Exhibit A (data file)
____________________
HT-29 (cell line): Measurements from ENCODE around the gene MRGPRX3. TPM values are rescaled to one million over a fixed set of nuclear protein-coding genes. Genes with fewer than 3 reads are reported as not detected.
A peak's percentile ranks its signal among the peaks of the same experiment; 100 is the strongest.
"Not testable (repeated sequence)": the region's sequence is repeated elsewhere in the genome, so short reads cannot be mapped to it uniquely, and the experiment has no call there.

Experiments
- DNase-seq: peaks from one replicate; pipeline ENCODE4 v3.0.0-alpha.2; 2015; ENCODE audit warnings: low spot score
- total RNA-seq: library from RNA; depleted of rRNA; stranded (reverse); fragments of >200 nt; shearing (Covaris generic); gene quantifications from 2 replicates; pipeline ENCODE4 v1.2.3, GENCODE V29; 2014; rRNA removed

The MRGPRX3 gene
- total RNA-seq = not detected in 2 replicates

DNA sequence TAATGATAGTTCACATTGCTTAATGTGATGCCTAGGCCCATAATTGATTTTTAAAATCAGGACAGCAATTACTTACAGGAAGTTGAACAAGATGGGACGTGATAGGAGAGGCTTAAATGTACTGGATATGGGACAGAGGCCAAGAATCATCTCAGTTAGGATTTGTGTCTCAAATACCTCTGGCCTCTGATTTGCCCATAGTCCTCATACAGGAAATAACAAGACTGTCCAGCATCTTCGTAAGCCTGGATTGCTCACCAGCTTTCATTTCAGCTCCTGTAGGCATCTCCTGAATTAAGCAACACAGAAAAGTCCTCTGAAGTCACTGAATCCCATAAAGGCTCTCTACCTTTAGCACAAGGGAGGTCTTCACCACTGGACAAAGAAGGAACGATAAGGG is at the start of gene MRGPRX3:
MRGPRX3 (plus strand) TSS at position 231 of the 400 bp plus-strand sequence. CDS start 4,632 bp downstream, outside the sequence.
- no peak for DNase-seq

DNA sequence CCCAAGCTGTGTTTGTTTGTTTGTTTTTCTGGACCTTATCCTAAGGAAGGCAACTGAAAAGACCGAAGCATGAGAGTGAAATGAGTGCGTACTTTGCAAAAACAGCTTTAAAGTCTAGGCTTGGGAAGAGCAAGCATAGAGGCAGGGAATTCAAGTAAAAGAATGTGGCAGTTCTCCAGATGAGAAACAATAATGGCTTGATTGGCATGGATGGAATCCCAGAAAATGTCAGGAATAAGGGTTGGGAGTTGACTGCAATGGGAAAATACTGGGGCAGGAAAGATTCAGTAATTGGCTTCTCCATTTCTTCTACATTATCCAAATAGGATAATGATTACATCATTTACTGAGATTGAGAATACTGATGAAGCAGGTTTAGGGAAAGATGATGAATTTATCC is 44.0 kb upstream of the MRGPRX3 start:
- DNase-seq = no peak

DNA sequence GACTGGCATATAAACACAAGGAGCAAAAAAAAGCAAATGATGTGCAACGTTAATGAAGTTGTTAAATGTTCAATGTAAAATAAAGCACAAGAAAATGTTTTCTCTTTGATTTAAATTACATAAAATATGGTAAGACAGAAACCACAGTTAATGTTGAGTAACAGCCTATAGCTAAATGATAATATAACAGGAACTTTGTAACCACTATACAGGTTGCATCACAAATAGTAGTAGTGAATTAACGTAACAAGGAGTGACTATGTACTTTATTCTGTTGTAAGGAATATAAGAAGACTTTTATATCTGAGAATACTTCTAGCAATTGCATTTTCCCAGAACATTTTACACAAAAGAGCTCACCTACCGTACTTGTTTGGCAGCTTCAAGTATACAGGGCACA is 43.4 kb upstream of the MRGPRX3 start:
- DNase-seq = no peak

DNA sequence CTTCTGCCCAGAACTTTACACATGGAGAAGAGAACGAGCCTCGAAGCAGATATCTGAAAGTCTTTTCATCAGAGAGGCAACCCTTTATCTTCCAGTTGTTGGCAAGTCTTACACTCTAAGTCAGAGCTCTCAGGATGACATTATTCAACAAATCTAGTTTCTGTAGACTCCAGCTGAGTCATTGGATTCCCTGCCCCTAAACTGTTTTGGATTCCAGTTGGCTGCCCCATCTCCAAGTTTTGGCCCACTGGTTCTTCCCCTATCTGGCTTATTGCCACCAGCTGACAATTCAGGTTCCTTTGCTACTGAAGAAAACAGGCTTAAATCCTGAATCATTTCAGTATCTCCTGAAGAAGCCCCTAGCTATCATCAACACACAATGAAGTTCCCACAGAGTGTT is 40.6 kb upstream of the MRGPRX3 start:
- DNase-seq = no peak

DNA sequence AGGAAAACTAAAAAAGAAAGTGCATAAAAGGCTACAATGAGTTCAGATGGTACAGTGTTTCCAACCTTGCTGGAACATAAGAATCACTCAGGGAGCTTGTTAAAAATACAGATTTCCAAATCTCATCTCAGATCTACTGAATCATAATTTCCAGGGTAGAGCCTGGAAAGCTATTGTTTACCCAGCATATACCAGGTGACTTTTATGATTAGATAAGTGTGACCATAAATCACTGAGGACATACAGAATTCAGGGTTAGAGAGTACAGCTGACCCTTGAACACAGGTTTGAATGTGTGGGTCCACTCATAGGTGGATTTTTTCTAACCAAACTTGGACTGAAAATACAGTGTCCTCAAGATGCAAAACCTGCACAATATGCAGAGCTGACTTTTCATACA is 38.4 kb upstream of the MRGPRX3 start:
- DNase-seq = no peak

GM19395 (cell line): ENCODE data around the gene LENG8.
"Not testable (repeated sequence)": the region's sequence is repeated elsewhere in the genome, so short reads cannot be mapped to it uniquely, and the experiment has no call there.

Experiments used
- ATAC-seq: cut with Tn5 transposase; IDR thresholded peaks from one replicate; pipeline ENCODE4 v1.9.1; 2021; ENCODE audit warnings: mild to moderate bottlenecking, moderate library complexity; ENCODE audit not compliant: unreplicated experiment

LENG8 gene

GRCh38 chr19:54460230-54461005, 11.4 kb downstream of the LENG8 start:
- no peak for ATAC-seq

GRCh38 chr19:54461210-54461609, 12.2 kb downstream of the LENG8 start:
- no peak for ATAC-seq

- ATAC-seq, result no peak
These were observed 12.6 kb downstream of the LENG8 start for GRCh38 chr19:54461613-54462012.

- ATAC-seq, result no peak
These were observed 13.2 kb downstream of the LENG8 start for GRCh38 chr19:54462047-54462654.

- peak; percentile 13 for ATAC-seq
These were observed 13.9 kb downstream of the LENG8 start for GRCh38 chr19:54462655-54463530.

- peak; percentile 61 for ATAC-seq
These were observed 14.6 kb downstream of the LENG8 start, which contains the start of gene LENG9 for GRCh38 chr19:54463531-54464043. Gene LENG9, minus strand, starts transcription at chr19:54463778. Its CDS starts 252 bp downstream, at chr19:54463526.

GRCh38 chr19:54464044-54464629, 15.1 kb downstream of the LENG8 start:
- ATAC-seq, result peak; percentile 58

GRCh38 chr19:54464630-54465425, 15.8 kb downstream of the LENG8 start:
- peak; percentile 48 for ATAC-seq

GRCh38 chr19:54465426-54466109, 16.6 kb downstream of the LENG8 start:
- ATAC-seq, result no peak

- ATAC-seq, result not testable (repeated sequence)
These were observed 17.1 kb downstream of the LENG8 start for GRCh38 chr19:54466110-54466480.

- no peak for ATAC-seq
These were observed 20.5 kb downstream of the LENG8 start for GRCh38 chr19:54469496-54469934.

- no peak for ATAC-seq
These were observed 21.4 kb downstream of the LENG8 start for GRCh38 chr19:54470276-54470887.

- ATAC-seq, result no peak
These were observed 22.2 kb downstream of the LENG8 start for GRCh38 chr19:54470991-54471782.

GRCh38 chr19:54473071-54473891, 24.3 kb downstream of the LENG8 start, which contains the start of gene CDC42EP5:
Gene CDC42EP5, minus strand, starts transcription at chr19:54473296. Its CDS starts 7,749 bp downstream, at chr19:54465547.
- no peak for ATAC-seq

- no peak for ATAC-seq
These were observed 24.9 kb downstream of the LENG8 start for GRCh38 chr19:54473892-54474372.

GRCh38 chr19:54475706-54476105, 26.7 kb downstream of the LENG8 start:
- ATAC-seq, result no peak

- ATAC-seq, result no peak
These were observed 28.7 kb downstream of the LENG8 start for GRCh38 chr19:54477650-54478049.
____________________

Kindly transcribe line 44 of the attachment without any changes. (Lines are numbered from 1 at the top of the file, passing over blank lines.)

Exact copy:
These were observed 17.1 kb downstream of the LENG8 start for GRCh38 chr19:54466110-54466480.